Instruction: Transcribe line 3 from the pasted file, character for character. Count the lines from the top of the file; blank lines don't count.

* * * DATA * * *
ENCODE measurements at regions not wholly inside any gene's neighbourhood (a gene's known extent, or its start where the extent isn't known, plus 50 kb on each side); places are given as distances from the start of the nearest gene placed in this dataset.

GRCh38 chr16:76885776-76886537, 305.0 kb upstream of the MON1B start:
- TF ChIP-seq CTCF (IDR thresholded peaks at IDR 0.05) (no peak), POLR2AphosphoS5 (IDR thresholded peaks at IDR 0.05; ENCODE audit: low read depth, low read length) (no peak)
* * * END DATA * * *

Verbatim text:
- TF ChIP-seq CTCF (IDR thresholded peaks at IDR 0.05) (no peak), POLR2AphosphoS5 (IDR thresholded peaks at IDR 0.05; ENCODE audit: low read depth, low read length) (no peak)